Marine Commandant Gen. Robert Neller faced more than two hours of questioning on Tuesday from angry senators, who believe the new investigation into whether Marines shared nude photos of women without their consent and harassed the women online represents a cultural problem within the Corps.

Sen. Kirsten Gillibrand, D-N.Y., spent several minutes lambasting Neller for the Marine Corps' failure to protect women who have been targeted by members of the Marines United Facebook group and other websites.

Senate Hearing on Marine Nude Photos 14 March 2017

Senator Kirsten Gillibrand and Marine Corps Commandant Gen Robert Neller on Marine Nude Photos The Marine Corps has been aware of male Marines harassing women online for years, said Sen. Kirsten Gillibrand, D-N.Y., on Tuesday. Gillibrand was extremely skeptical when Marine Corps Commandant Gen. Robert Neller said the Corps' response would be different this time. “Why does it have to be different – because you all of the sudden feel that it has to be different?” she angrily told Neller. “If we can’t crack Facebook, how are we supposed to be able to confront Russian aggression and cyber hacking throughout our military?” she asked.


"We have countless victims who have come forward — and they're not just being harassed online," Gillibrand said. "Once their name, face, where they are stationed is posted, do you think the harassment ends online? It doesn't. I spoke to a civilian yesterday who has continued to be harassed in her community because her ex-boyfriend exploited her online."

Gillibrand did not identify the woman, but Marine Corps Times was able to independently verify that she is Kelsie Stone, who has said she is sometimes afraid to leave her house because people come up to her at work and on the street to talk about revealing pictures, which she had sent confidentially to her former boyfriend, a Marine.

Senators pointed out that the Marine Corps has known for years about male Marines harassing and denigrating women online, yet the Corps has failed to curb such abusive behavior.

"Why should we believe that it's going to different this time than it's been in the past?" Sen. Jeanne Shaheen, D-N.H., asked.

Neller said the Marine Corps is going beyond the symptoms of cyberbullying and sexual assault to tackle the bigger cultural problem of making sure Marines understand that "all Marines are Marines."

Neller assured Shaheen that the Marine Corps will hold any Marines involved in illegal behavior accountable and let commanders know they can take actions when they see online harassment.

"This issue of denigration of women, objectification of women, misogyny — however you want to articulate it — or just bad behavior, is tied to the way that some group of male Marines look at women in the Marine Corps," Neller said. "I think we can fix that."

"Is it going to be different? It's got to be different, and that's my charge to myself," he added.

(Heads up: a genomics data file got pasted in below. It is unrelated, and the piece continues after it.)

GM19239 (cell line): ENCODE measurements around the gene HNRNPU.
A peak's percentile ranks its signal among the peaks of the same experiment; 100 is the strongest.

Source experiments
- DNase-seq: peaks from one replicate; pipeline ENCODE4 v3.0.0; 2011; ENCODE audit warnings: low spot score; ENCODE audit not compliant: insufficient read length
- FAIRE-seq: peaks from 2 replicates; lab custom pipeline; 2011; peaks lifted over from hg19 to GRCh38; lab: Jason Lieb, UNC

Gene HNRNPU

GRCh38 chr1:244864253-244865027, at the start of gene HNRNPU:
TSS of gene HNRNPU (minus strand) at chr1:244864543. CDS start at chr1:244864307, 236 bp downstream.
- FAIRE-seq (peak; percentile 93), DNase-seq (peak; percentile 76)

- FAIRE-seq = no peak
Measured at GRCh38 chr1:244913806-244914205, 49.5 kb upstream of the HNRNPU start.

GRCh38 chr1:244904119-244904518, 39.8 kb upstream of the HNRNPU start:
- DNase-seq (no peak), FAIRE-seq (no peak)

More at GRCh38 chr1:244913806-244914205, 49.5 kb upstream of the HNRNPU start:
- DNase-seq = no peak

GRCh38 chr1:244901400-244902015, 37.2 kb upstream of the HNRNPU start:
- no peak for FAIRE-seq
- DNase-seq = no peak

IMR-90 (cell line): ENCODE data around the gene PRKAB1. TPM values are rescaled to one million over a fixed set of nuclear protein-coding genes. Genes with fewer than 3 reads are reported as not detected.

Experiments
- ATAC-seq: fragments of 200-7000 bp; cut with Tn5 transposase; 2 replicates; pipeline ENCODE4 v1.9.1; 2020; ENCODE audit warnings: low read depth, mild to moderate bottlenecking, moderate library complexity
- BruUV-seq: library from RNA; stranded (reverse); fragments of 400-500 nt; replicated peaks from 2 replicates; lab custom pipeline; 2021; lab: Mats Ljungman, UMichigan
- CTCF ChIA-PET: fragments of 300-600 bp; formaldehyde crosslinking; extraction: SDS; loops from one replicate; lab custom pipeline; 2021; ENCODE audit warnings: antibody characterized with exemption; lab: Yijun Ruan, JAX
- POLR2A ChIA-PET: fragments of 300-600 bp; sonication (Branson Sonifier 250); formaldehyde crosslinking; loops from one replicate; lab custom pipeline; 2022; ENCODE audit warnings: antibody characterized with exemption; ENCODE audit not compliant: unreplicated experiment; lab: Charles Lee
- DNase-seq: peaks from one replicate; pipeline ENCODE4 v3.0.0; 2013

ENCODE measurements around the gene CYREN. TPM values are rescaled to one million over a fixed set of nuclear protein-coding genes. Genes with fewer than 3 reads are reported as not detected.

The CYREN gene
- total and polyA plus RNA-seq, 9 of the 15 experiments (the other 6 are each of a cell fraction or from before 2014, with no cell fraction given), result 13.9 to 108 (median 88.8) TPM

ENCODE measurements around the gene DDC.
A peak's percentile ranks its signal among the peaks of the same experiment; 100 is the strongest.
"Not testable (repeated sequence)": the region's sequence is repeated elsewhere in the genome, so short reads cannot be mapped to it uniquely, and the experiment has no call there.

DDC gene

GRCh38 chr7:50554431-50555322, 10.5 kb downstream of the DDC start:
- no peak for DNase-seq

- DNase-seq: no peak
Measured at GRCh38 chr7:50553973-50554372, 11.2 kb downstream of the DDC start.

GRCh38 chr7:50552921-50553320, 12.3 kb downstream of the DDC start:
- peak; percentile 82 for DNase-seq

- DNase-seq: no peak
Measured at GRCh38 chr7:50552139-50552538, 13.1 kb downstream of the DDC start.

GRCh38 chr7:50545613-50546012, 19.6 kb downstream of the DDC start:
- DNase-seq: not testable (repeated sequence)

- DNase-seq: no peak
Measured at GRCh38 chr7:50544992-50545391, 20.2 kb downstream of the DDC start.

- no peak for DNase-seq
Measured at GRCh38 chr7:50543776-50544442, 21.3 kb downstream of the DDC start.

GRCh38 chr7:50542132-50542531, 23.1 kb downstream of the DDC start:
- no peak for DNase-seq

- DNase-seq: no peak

But Gillibrand said that response "rings hollow," and she called his other answers "unsatisfactory." 

"Why does it have to be different — because you, all of the sudden, feel that it has to be different?" Gillibrand said. "Who has been held accountable? If we can't crack Facebook, how are we supposed to be able to confront Russian aggression and cyber hacking throughout our military?"

Neller replied calmly that he agreed the Marine Corps has a cultural problem and then added: "I'm responsible. I'm the commandant. I own this. You've heard it before, but we are going to have to change how we see ourselves and how we treat each other. That's a lame answer, but ma'am, that's the best I can tell you right now. We've got to change. And that's on me."

The Marine Corps will soon update its policy on social media to more directly address the issue of cyberbullying, and Neller issued a March 10 white paper ordering commanders to support victims of online harassment and raise awareness about the underlying causes of cyberbullying to "ultimately eliminate the conditions that allow this cancer to grow."

"We have lost trust with some of our Marines and we have to rebuild it," Neller wrote.

Maj. Gen. Loretta Reynolds, commander of U.S. Marine Corps Forces Cyberspace Command, attended the hearing. She will serve as an adviser to Neller and the Marine Corps' task force that is looking into underlying attitudes that has led to online harassment, said Marine Corps spokeswoman Capt. Ryan Alvis.

But Sen. Angus King, an Independent from Maine, raised questions about how effective the Marine Corps' response can be if the type of behavior toward women seen on Marines United is tacitly condoned within the ranks.

"You can have proclamations and issue letters and everything else, but if you've got lower ranking officers and non-commissioned officers who are winking and laughing and they deliver the statement with a little grin, that undermines the whole thing," King said. "This to me of a serious cultural problem that goes beyond the specifics of orders."

Neller agreed that the Marine Corps is struggling to instill in Marines the belief  that they cannot be bystanders to abusive behavior.

"I was told once by a senior officer that the Marine Corps is built on discipline: It's a rock; it's the foundation of our house," Neller said. "Every time you walk by something you know that's wrong, it's the equivalent of taking a hammer and hitting that rock and putting a chip in it. If enough people walk by, pretty soon that thing is going to crack. We may be at that point."

King argued that any policy changes the Marine Corps makes will be moot unless the officers and NCOs accept that denigrating women is wrong. He added that Marines are mocking Neller and the entire Marine Corps leadership on a new website: Marines United 2.0.

"They're not getting the word, here," King said.

"Well, then we'll have to get the word to them," Neller replied.